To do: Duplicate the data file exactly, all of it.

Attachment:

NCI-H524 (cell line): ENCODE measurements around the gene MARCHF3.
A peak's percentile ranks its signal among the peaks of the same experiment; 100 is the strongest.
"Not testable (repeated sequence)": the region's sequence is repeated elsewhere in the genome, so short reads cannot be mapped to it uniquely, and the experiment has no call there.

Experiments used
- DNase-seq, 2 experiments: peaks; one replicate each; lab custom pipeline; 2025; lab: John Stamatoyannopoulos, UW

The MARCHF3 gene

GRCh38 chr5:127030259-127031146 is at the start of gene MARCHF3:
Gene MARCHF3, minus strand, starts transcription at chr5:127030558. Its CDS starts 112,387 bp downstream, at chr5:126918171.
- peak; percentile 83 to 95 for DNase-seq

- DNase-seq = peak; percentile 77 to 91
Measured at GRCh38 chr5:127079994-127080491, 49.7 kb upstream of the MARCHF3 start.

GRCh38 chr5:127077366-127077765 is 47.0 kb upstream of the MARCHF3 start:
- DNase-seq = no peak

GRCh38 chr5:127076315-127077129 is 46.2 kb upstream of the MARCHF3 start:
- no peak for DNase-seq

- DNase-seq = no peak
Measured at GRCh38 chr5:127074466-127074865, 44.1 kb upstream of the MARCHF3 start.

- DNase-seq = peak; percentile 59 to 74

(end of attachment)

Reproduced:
NCI-H524 (cell line): ENCODE measurements around the gene MARCHF3.
A peak's percentile ranks its signal among the peaks of the same experiment; 100 is the strongest.
"Not testable (repeated sequence)": the region's sequence is repeated elsewhere in the genome, so short reads cannot be mapped to it uniquely, and the experiment has no call there.

Experiments used
- DNase-seq, 2 experiments: peaks; one replicate each; lab custom pipeline; 2025; lab: John Stamatoyannopoulos, UW

The MARCHF3 gene

GRCh38 chr5:127030259-127031146 is at the start of gene MARCHF3:
Gene MARCHF3, minus strand, starts transcription at chr5:127030558. Its CDS starts 112,387 bp downstream, at chr5:126918171.
- peak; percentile 83 to 95 for DNase-seq

- DNase-seq = peak; percentile 77 to 91
Measured at GRCh38 chr5:127079994-127080491, 49.7 kb upstream of the MARCHF3 start.

GRCh38 chr5:127077366-127077765 is 47.0 kb upstream of the MARCHF3 start:
- DNase-seq = no peak

GRCh38 chr5:127076315-127077129 is 46.2 kb upstream of the MARCHF3 start:
- no peak for DNase-seq

- DNase-seq = no peak
Measured at GRCh38 chr5:127074466-127074865, 44.1 kb upstream of the MARCHF3 start.

- DNase-seq = peak; percentile 59 to 74